While the DM10 kickpad is large enough to accommodate a double bass pedal, what comes as a surprise is that Alesis has given users the option to connect a second double bass pedal to the kick input by using a y-cable. This second kick is completely customisable like the first which allows the option of having two different sounds on either kick.
On the surface, the DM10 module has a separate volume control for the main output and headphones. In addition, there is a volume control for all 10 kit pieces, the metronome and accompaniment sounds, which looks deceptively like an EQ. The sounds generated by the kit can be routed to two main outputs, two AUX outputs and a stereo headphones output. In addition, the module has a two phono-in jacks to enable the input of sound from an iPod or CD player. There are also buttons for turning on/off the metronome, adjusting trigger settings and editing kits.
The DM10 module boasts of 99 preset drumkits offering a variety of sounds, all of which can be changed if desired, as well as another 100 user-definable kits. However, once out of the box, the first thing that has to be done is to tweak the trigger settings to meet the requirement of the user, as well as reduce "cross-talk" between different trigger zones of the drums, i.e. ensuring that a shot on the head does not trigger the rim sound or the sound of a crash, etc. This process takes roughly 20 minutes the first time you use the kit, though I found myself tweaking a couple of times in later months to get the settings the way I liked them. In this way, one can adjust the kit to react dynamically to cater to how loud or soft one hits them. This only has to be done once, as the trigger settings are global for the module.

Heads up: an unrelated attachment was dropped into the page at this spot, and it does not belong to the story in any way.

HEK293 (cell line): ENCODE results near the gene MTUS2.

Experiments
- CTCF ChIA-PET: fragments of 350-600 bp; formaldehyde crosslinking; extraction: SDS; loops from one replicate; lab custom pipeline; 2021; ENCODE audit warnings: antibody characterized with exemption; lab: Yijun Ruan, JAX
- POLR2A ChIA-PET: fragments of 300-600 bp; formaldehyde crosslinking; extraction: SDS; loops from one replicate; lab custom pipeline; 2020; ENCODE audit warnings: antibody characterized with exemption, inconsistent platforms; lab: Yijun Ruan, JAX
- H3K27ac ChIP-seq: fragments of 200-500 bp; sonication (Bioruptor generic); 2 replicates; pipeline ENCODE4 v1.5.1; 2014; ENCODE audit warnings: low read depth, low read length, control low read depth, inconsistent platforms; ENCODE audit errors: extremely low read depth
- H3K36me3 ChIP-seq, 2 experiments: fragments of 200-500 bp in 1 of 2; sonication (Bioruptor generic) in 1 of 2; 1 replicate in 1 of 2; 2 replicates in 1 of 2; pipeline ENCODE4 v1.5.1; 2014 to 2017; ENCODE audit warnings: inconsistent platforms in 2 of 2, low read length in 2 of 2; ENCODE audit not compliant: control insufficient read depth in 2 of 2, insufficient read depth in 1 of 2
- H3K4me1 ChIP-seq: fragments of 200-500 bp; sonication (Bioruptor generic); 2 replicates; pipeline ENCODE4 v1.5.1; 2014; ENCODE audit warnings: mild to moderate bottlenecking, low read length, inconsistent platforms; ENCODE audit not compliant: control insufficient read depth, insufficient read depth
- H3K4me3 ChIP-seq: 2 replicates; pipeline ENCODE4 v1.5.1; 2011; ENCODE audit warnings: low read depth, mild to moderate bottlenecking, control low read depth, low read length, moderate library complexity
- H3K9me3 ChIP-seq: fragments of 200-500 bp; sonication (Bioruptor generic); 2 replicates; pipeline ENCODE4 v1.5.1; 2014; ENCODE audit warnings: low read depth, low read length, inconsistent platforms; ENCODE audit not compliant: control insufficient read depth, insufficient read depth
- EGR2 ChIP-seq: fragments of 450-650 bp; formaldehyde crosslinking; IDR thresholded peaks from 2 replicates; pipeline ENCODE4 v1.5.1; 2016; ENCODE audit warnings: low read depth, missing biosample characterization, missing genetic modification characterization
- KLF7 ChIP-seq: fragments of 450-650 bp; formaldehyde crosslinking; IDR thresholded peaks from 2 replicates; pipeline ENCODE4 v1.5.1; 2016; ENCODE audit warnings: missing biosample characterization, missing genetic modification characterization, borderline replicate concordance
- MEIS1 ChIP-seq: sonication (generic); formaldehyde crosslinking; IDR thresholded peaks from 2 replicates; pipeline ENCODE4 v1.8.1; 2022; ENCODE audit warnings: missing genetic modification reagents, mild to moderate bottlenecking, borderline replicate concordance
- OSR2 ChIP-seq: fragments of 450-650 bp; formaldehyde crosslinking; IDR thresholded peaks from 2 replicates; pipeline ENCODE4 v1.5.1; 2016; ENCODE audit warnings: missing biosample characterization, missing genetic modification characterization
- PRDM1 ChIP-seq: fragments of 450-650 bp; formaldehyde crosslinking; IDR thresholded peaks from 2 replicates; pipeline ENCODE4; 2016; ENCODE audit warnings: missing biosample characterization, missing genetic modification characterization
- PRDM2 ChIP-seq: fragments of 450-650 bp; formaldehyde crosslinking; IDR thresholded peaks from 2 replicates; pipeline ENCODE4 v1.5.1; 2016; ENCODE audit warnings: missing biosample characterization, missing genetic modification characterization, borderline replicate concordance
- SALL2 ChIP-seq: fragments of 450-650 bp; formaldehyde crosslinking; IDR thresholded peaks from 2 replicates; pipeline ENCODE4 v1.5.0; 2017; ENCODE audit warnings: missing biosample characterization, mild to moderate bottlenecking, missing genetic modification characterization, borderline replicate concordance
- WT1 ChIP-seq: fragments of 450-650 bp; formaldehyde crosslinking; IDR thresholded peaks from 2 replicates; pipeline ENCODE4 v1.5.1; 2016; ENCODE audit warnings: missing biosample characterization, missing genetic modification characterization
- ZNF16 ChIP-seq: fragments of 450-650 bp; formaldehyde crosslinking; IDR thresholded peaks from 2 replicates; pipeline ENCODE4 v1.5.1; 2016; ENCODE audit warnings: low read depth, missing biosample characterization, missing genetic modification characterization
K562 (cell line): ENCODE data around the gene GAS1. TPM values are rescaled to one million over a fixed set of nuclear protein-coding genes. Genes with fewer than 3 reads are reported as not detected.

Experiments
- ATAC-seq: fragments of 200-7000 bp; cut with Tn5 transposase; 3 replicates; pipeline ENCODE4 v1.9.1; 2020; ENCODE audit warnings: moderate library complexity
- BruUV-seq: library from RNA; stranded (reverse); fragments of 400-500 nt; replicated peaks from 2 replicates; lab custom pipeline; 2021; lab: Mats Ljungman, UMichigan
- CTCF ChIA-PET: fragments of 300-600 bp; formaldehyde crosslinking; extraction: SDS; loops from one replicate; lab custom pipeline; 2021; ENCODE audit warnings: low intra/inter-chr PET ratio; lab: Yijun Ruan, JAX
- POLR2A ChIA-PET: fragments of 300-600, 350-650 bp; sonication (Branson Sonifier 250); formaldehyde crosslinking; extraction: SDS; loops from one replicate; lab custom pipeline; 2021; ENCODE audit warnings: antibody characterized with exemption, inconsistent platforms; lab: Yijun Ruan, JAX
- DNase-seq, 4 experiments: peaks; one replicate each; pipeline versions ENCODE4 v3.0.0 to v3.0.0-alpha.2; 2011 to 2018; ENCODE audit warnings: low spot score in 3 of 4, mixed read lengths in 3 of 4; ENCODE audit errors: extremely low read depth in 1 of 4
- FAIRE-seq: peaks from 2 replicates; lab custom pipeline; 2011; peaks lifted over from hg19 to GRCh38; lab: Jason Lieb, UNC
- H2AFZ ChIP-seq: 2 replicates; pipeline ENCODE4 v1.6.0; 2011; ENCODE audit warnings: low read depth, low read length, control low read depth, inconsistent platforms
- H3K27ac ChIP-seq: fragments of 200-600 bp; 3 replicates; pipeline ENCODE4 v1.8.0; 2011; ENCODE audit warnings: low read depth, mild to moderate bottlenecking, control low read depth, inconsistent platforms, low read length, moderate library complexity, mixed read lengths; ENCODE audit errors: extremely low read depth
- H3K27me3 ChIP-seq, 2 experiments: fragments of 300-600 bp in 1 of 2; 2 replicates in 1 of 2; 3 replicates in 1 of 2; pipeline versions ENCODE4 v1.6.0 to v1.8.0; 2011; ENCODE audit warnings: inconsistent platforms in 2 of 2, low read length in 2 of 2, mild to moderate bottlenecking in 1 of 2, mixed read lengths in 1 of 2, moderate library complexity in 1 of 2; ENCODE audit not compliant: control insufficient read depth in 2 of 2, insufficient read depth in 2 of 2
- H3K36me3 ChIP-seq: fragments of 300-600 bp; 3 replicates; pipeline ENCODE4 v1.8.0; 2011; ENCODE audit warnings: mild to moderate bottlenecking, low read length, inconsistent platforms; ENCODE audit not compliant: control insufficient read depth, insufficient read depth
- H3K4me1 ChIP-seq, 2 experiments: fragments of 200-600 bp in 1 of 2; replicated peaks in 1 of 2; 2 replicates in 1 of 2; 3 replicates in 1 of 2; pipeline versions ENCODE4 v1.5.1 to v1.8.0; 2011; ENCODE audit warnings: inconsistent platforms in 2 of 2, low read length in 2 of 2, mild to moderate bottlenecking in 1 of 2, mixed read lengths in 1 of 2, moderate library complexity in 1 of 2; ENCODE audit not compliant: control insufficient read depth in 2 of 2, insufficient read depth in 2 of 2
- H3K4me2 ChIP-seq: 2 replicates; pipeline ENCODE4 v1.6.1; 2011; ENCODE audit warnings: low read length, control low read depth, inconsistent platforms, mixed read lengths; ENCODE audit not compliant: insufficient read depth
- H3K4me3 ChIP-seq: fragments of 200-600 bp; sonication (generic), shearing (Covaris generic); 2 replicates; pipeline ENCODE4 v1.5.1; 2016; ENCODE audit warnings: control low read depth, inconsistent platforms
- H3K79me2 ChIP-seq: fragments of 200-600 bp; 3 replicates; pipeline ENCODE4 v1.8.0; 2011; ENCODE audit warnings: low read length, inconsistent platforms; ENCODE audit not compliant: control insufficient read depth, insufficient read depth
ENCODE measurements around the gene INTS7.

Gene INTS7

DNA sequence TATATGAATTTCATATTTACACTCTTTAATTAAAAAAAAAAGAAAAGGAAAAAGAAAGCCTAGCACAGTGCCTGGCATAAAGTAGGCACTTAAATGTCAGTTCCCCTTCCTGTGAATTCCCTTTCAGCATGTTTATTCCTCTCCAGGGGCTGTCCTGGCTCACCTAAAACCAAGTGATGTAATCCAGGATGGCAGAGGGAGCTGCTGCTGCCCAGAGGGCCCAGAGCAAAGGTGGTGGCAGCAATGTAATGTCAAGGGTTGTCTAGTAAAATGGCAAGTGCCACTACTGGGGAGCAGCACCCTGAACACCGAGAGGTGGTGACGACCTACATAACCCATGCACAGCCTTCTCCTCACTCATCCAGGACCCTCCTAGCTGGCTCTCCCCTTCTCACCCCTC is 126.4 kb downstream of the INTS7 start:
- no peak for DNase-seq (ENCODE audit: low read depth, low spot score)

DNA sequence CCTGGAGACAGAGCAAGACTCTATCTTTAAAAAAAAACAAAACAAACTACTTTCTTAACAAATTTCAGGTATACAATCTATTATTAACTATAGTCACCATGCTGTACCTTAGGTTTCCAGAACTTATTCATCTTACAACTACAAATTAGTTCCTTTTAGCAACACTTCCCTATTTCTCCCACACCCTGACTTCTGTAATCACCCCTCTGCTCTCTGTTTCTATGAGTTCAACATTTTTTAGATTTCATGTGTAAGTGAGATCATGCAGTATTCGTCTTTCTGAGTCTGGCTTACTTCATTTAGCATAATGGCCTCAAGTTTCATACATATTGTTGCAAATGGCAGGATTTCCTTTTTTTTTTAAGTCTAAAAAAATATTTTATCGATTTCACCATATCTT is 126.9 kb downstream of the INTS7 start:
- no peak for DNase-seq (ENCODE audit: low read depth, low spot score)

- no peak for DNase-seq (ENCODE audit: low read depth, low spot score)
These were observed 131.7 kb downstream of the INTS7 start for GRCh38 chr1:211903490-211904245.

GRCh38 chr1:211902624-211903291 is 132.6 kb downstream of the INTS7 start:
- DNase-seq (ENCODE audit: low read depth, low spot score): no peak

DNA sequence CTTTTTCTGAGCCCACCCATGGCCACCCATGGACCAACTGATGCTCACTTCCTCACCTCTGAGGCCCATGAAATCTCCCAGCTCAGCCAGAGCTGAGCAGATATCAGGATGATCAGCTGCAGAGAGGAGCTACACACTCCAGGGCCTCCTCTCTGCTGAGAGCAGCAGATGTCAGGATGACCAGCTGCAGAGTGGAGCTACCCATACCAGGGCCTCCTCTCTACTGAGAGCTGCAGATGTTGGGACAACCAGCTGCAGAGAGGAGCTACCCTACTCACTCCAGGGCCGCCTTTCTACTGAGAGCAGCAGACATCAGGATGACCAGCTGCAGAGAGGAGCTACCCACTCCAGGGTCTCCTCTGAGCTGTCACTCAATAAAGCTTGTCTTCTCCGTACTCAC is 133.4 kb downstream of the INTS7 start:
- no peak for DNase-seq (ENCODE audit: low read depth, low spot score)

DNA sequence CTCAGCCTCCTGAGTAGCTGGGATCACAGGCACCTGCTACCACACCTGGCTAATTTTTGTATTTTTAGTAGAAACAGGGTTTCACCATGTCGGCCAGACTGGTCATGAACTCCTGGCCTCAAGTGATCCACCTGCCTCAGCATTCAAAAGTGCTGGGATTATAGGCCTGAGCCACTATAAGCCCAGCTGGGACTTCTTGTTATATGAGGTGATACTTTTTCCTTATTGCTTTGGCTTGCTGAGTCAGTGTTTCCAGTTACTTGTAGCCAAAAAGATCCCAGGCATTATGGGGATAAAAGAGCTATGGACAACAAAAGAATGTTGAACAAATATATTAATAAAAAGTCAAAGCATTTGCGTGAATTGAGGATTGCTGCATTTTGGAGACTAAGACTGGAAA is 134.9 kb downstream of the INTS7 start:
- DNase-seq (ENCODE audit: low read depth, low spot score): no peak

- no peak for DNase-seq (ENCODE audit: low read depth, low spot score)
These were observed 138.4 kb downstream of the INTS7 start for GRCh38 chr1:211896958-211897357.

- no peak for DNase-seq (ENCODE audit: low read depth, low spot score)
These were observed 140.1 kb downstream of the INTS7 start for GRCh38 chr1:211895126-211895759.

Each of the triggers also features a "velocity curve" that tells it how to respond to a shot. There are a total of 14 curve types. For example, I could program my snare to react in a linear fashion, so that when I play softly, the sound is soft and as I go louder, it responds in fashion. At the same time, I could program my kick drum with a flat velocity curve, which means no matter how hard or soft I hit it, it will always play at a constant volume -- a feature often used by double bass drummers playing at tempos above 200 bpm. Nice!
I won't delve in detail into the sounds offered by the module -- there are a total of 89 kick sounds, 83 snare sounds, 65 tom sounds, 27 hi-hat sounds, 37 crash sounds, 29 ride sounds and 16 China sounds, besides 26 electric kick sounds, 22 electric snare sounds, 25 electric tom sounds, 24 electric percussion sounds, 15 orchestral percussion sounds, 14 oriental percussion sounds, 84 Latin percussion sounds, 33 ethnic percussion sounds and 33 random sounds that can be assigned to the available trigger zones -- but to me, a large number of them were usable and of high quality and I often find myself wondering whether I, too, could do with a bit more cowbell in my songs from time to time!